- Warm up prior to exercise. If you continue with your training, you must focus on a proper warm up. I recommend that you increase your normal warm up time and perform a minimum of 10 minutes in order to increase blood flow to the area. This allows for better mobility and also prepares the tissues for exercise. Consider using a foam roller or self-massage tool to roll up and down the calf muscles as part of your warm up (as demonstrated in the rehabilitation exercises in tip #4). Limit prolonged static stretching before exercise because it may worsen performance.
- Cool down. After performing your exercises, take extra time to cool down and stretch. Focus on calf stretching as well as general lower extremity mobility stretches. Use the same self-massage tools as you did during your warm up.
- Self-mobilize the tissue. Soft tissue mobilization can be used to reduce pain and improve mobility and function. Be sure to mobilize the tissue of the calf. For this particular area, you may want to use one of the self-massage tools referenced above as well as a tennis or lacrosse ball.
- Spot Train. Eccentric loading exercises of the calf muscles have shown to be highly effective in the treatment of Achilles tendinopathy and tendonitis. Eccentric means when the muscle lengthens during the exercise. A key exercise is the heel raise. Place your foot over the edge of a block or step. The upward lifting motion is concentric while the lowering downward motion is eccentric. The upward motion can be performed with both legs while the downward motion is only performed on the affected foot. Move slowly for 5 seconds down and repeat up to 30 repetitions. If the pain is severe, initially perform with an exercise band (instead of the block or step). For further instruction, please refer the rehabilitation exercises demonstrated in tip #4.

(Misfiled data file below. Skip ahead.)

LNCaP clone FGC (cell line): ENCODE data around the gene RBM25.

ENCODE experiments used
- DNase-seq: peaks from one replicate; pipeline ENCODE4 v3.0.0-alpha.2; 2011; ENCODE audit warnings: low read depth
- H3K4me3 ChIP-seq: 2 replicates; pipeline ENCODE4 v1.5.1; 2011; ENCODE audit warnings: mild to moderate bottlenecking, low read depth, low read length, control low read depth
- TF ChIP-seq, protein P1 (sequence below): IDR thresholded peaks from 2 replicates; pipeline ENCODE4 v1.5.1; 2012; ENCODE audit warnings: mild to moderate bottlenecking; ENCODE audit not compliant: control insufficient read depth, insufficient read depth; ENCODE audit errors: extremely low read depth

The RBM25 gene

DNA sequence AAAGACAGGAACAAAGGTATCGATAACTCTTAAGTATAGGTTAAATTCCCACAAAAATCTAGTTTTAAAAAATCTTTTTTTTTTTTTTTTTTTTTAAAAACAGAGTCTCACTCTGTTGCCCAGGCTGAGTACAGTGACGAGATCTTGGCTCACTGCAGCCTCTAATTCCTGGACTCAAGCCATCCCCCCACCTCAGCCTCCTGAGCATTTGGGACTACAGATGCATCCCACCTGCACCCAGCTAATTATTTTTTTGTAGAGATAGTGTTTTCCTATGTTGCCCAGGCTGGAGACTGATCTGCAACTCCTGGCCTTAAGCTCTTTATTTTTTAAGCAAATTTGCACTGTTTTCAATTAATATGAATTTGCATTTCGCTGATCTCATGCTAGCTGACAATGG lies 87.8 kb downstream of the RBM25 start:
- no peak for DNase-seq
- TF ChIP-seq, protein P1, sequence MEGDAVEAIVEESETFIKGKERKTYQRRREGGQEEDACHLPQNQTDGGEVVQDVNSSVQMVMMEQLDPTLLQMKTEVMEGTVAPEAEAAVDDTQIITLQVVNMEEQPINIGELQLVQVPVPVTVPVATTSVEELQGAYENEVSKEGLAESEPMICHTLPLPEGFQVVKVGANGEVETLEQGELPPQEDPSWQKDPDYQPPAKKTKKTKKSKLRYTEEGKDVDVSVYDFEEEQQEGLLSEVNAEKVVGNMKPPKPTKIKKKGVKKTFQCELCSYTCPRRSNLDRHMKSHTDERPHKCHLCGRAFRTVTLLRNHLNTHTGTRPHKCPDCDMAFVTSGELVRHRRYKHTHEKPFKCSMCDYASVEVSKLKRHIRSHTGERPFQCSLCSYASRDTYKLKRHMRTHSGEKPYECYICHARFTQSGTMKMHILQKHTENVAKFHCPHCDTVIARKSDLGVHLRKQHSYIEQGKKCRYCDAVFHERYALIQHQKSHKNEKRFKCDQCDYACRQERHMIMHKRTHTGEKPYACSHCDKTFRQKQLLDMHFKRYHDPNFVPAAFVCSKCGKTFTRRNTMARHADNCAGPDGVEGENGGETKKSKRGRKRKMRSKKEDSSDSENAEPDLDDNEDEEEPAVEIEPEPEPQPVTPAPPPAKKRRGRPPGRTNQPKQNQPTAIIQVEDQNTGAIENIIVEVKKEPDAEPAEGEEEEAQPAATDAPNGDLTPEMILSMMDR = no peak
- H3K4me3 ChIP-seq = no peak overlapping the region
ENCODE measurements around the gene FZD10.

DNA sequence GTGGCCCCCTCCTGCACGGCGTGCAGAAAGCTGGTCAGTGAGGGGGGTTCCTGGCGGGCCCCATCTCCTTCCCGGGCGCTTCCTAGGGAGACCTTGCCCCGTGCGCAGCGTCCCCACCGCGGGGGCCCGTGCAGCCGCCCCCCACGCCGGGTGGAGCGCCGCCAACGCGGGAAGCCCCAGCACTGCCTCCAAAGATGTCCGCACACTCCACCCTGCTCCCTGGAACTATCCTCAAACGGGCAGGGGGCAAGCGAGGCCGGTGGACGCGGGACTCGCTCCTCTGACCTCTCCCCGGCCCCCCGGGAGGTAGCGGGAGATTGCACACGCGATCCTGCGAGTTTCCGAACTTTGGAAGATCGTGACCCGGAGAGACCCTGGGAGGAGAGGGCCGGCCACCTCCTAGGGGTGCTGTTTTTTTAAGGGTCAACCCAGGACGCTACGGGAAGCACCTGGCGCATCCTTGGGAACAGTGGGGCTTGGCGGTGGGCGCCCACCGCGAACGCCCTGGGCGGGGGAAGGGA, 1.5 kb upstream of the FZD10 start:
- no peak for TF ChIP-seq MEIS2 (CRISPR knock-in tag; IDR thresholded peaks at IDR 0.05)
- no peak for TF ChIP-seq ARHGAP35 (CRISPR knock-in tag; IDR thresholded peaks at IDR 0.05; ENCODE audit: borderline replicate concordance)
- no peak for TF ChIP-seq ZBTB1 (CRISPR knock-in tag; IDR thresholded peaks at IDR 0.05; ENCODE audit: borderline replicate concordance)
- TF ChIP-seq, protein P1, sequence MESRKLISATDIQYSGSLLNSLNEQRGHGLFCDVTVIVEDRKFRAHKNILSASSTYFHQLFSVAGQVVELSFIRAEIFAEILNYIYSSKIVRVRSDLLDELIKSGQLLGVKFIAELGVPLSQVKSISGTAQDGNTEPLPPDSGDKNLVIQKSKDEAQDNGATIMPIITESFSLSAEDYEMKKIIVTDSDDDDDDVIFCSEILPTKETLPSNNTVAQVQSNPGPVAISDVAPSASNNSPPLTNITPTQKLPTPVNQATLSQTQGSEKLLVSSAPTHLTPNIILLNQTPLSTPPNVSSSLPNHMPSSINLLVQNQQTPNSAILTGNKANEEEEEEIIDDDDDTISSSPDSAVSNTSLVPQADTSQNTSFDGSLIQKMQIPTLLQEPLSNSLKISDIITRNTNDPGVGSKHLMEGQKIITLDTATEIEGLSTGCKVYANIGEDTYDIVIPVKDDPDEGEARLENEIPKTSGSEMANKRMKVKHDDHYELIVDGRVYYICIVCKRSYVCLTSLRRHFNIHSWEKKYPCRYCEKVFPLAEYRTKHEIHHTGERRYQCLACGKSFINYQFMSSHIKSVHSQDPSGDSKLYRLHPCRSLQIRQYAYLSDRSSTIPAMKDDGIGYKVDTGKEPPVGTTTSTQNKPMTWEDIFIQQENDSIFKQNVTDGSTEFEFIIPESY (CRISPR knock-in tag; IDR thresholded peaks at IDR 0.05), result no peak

- Work on the stabilizing muscles of your hips and ankles. As part of a comprehensive rehabilitation protocol, I almost always have clients work on keeping the muscles of the pelvis, hips, and ankles strong. This will help to maintain normal gait mechanics during exercise and running. Not only will this help to treat potential weak areas that may have caused altered biomechanics leading to the injury, but it will likely help to prevent the development of other orthopaedic issues (such as hip or knee pain). Please refer to Ankle Resistance Exercises.pdf.
- Improve your lower body mobility. Mobility issues and myofascial restrictions may lead to altered biomechanics in the legs, ankles, and feet. Tightness in the lumbar spine, pelvis, IT Band, buttocks or in the deep hip internal or external rotators as well as poor ankle or foot mobility can be contributing factors to Achilles tendinitis or tendinopathy. Initiate a cross training program that involves yoga (or a full body stretching program) in combination with soft tissue mobilization.
- Consider changing your shoes. Your shoes may be worn out and may be the cause of the pain. If you wear a shoe that helps to limit overpronation, remember that the inner cushion and structure of the shoe can wear out before its outer appearance. If this occurs, the shoe can no longer adequately control inappropriate foot and heel movements such as overpronation. Shoes only last 350-500 miles. If you are nearing those miles, then it may be time to change.
- Add an orthotic. Additional foot control is often needed to normalize gait mechanics. Many running stores sell an over the counter orthotic such as Superfeet Premium Insoles. In my experience, these types of insoles can last 1,000 to 1,500 miles easily. If the over the counter options aren’t helping you, please see a physical therapist or podiatrist for custom orthotics.